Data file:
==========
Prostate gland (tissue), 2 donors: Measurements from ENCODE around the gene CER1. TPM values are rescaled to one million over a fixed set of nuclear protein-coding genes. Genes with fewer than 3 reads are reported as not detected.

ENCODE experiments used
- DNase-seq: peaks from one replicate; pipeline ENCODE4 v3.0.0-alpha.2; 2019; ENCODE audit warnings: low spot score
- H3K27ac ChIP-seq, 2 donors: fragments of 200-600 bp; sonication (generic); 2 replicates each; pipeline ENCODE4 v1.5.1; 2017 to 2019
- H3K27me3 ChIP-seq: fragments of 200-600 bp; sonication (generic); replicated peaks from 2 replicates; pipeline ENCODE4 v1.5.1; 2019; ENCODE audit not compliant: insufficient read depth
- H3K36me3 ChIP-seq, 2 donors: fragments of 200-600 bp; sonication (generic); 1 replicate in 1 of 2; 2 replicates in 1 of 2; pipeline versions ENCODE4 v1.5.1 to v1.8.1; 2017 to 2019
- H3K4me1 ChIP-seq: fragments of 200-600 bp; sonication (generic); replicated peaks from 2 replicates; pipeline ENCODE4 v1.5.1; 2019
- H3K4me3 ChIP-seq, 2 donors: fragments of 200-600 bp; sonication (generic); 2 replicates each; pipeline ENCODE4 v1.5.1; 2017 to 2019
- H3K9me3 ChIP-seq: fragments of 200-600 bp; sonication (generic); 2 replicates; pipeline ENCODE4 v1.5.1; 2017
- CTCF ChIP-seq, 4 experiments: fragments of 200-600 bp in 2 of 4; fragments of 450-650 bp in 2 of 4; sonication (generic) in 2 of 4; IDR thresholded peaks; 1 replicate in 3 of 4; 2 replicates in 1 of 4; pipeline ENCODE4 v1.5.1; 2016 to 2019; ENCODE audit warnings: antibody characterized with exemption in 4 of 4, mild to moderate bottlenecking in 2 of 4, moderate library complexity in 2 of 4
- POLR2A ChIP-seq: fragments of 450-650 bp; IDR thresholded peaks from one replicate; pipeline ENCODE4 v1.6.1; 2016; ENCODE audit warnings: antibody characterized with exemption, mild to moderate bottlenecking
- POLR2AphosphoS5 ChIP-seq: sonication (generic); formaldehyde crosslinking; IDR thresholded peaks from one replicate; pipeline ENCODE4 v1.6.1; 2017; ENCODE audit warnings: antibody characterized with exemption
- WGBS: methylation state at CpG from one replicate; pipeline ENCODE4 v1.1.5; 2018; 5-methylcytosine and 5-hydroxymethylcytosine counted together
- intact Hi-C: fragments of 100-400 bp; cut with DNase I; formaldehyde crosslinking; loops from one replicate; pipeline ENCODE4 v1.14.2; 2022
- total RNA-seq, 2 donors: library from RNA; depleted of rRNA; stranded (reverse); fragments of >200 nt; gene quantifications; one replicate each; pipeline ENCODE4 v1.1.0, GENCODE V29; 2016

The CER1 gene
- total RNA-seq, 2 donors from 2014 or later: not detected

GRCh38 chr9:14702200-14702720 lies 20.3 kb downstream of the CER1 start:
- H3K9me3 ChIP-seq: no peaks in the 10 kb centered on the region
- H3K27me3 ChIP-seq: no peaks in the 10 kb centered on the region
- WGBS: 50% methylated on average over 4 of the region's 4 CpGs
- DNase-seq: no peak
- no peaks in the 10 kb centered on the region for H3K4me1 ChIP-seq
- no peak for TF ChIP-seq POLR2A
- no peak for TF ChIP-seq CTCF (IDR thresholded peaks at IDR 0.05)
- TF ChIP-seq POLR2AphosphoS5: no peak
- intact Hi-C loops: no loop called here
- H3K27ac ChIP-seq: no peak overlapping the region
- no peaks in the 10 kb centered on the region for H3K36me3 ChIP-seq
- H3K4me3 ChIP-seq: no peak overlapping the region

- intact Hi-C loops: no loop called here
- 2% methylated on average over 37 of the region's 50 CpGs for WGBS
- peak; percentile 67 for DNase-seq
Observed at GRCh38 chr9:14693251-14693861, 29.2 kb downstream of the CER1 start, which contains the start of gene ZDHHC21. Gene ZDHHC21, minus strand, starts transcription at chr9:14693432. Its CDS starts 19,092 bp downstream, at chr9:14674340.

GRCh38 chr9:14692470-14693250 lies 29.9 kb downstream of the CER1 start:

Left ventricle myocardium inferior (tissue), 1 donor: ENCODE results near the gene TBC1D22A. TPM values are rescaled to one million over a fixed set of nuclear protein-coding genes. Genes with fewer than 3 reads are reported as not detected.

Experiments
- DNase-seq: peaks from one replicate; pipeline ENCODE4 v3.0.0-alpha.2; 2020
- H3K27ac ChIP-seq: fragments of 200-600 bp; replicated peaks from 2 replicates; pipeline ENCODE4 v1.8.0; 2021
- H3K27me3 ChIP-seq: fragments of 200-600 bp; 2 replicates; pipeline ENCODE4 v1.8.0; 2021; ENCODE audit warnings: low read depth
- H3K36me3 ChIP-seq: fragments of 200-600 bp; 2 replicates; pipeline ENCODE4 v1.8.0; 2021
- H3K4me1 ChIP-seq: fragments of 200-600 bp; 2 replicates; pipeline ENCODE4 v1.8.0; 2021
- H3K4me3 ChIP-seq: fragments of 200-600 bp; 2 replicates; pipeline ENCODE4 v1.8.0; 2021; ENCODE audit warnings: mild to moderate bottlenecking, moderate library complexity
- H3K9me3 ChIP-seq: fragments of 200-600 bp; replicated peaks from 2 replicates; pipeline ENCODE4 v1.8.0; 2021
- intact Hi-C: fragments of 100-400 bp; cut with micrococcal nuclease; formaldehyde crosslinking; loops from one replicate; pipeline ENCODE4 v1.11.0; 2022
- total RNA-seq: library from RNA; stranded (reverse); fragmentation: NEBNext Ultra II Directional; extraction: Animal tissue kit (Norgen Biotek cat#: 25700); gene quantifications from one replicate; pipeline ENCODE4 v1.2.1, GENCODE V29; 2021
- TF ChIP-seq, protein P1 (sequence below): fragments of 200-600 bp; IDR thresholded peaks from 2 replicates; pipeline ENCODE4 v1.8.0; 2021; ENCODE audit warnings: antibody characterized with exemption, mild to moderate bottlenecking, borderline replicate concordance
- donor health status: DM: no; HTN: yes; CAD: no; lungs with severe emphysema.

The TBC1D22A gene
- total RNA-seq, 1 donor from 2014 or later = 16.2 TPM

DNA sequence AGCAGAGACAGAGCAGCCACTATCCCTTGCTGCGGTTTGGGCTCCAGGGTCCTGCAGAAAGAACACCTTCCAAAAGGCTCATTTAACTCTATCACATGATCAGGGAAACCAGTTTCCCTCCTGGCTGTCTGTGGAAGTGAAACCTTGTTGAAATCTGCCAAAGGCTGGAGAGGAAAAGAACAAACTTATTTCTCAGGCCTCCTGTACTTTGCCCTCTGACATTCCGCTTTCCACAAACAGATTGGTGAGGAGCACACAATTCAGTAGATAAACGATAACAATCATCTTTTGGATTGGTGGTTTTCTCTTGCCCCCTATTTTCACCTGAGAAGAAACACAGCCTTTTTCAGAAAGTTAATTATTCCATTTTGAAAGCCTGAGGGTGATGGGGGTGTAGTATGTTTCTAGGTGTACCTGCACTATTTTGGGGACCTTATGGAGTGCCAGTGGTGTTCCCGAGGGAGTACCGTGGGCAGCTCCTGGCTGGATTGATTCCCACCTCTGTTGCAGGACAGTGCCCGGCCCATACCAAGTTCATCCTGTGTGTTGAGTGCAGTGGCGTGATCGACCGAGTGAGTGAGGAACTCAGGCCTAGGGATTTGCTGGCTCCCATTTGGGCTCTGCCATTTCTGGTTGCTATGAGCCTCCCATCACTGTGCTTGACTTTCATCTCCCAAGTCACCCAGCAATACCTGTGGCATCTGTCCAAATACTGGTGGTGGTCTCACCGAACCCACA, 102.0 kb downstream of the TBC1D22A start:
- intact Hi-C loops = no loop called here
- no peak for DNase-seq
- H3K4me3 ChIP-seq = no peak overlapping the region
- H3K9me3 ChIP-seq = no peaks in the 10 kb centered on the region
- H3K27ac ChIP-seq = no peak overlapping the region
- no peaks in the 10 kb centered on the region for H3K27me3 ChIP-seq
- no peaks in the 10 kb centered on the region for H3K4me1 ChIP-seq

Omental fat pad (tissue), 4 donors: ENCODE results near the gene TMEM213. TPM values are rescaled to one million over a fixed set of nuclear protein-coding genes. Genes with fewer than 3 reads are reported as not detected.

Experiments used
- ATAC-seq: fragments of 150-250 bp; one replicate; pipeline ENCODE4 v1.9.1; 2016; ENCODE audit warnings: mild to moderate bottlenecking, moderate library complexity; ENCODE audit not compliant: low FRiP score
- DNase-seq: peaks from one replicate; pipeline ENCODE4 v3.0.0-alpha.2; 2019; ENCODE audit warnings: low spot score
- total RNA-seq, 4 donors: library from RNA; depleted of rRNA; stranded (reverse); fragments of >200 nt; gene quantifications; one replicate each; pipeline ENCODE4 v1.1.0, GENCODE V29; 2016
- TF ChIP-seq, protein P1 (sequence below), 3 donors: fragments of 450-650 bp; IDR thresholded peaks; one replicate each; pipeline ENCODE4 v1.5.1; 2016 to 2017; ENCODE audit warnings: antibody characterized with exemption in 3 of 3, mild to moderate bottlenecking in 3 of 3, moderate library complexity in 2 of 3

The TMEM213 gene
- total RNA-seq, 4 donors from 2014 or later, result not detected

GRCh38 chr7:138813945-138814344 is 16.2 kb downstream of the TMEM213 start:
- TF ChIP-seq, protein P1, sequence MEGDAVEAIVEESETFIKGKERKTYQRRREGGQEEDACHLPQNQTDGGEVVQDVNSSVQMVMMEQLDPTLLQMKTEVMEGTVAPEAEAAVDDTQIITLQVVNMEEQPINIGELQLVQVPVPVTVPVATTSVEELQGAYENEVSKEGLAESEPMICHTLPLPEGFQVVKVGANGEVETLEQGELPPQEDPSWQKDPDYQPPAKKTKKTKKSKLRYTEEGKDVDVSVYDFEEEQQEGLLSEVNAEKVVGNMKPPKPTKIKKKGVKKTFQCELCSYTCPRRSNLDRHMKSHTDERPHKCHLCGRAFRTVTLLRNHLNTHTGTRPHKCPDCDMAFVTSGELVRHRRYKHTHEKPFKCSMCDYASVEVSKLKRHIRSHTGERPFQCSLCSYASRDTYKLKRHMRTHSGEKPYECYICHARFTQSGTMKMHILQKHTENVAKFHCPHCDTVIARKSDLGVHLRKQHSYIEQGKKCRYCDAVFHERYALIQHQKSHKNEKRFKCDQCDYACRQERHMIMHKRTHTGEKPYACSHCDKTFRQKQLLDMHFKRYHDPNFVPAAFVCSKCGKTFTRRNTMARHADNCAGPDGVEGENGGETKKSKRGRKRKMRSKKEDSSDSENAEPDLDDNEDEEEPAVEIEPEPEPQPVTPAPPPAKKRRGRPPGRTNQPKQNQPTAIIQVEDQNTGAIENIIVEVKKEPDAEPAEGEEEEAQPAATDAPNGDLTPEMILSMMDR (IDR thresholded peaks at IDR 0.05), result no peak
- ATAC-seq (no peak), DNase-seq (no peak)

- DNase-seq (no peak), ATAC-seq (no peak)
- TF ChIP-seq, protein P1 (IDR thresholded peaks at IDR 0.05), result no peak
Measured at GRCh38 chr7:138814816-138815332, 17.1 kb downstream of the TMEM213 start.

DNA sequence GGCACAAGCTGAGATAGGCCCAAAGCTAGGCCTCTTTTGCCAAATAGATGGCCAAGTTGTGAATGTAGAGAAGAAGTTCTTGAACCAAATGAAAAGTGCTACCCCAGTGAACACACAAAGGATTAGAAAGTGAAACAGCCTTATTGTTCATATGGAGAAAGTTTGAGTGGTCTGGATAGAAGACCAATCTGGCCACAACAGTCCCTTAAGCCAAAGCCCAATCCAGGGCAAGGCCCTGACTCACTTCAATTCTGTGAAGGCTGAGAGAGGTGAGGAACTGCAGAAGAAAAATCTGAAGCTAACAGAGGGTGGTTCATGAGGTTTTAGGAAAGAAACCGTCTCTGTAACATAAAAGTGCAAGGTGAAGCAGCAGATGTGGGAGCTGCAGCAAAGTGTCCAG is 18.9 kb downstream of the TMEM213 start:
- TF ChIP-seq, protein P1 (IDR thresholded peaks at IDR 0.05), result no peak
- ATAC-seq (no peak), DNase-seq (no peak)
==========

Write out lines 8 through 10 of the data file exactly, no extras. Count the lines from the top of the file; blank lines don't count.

- H3K4me3 ChIP-seq, 2 donors: fragments of 200-600 bp; sonication (generic); 2 replicates each; pipeline ENCODE4 v1.5.1; 2017 to 2019
- H3K9me3 ChIP-seq: fragments of 200-600 bp; sonication (generic); 2 replicates; pipeline ENCODE4 v1.5.1; 2017
- CTCF ChIP-seq, 4 experiments: fragments of 200-600 bp in 2 of 4; fragments of 450-650 bp in 2 of 4; sonication (generic) in 2 of 4; IDR thresholded peaks; 1 replicate in 3 of 4; 2 replicates in 1 of 4; pipeline ENCODE4 v1.5.1; 2016 to 2019; ENCODE audit warnings: antibody characterized with exemption in 4 of 4, mild to moderate bottlenecking in 2 of 4, moderate library complexity in 2 of 4